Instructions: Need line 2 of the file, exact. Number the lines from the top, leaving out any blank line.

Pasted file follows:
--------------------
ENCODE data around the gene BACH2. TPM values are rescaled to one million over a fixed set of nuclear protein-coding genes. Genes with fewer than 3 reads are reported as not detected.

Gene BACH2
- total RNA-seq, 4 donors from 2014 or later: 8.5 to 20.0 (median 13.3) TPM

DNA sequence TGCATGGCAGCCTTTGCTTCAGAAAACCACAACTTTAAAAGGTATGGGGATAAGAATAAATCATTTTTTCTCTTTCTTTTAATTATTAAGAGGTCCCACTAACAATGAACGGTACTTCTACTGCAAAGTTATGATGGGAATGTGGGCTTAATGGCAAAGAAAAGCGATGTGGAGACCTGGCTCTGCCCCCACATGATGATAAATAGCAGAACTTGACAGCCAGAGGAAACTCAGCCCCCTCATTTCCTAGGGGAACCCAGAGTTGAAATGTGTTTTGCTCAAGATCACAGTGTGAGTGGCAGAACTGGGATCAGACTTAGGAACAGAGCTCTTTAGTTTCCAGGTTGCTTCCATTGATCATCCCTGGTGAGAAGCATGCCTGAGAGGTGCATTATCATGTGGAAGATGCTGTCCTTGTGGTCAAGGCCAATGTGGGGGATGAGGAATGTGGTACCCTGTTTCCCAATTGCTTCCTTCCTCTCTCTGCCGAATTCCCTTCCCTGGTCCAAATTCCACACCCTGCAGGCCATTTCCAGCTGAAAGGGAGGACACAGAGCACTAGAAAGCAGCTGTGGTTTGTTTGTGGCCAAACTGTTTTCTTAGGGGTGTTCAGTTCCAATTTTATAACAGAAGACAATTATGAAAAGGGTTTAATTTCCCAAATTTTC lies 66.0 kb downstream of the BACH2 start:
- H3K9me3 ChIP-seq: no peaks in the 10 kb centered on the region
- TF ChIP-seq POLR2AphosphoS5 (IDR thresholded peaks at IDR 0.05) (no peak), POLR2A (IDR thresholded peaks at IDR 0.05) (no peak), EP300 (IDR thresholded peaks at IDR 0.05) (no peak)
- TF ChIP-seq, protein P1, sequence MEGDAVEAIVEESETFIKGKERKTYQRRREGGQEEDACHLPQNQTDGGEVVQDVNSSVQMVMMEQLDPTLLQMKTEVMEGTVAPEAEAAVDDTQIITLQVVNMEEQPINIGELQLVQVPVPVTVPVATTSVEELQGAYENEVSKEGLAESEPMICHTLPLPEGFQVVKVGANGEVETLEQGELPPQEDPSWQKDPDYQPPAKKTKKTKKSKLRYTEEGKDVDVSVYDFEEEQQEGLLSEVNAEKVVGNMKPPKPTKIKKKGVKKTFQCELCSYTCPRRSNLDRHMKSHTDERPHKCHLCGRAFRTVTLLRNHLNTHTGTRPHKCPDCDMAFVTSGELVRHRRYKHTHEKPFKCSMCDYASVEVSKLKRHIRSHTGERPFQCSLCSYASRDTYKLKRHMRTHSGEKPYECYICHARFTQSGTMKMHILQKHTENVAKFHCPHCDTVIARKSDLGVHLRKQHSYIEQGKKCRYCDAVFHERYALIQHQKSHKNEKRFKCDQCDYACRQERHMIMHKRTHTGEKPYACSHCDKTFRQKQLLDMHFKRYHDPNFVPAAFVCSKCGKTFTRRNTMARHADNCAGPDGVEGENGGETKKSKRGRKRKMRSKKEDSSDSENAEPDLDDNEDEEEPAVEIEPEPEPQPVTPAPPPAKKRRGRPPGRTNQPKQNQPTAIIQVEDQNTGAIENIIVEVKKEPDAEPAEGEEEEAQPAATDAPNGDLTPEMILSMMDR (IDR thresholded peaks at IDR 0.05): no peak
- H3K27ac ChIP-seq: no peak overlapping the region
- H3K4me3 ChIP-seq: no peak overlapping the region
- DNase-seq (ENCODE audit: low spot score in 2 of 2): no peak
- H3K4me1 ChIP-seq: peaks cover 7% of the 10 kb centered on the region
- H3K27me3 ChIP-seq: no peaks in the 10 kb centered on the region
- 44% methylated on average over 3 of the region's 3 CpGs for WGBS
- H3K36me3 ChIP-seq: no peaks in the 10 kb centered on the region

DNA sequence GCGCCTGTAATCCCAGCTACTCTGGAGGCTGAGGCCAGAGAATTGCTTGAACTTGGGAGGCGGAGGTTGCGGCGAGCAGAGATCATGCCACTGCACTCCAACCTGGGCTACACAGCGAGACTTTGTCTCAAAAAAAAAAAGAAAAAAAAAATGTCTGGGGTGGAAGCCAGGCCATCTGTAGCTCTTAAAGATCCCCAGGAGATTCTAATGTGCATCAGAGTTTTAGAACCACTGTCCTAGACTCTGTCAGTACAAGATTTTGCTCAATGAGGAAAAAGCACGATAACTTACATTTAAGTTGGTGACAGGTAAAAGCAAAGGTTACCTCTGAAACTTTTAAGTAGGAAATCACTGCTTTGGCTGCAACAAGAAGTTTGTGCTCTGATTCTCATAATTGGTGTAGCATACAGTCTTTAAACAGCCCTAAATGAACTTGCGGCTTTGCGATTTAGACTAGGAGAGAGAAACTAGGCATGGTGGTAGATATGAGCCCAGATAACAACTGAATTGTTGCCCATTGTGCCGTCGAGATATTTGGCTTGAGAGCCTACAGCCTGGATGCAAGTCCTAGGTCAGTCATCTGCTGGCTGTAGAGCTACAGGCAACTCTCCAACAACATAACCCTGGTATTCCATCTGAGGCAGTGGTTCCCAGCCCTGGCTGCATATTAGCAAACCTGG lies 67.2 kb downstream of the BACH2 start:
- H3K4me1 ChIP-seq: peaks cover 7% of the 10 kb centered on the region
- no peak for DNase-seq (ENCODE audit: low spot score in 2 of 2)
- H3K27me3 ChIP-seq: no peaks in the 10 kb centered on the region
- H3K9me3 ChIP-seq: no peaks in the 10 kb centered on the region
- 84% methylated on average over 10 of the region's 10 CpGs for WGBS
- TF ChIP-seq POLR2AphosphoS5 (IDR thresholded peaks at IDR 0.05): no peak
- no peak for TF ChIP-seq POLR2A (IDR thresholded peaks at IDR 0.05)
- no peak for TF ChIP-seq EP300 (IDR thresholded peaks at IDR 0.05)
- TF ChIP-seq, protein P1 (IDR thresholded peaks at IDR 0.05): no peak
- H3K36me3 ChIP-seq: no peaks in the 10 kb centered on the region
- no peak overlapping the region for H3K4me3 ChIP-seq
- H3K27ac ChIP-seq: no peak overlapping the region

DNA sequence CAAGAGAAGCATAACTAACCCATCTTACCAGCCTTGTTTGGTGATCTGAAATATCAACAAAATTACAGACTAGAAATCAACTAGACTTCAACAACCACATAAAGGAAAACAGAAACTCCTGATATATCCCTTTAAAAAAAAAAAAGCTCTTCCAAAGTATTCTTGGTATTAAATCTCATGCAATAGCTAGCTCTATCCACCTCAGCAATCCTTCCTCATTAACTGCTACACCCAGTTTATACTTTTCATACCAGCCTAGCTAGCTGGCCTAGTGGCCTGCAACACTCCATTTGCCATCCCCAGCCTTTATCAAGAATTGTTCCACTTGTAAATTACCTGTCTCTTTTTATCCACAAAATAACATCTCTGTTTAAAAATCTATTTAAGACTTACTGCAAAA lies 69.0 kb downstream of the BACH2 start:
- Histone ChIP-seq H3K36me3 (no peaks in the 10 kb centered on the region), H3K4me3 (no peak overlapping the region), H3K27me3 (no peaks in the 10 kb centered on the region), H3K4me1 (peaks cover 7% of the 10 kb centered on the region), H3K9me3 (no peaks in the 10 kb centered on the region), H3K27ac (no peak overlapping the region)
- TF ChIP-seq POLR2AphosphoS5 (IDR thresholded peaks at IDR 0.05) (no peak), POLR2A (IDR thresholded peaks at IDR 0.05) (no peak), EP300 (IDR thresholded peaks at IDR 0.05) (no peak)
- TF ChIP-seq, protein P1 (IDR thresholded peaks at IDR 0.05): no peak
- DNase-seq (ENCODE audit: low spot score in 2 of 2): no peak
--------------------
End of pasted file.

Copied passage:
Gene BACH2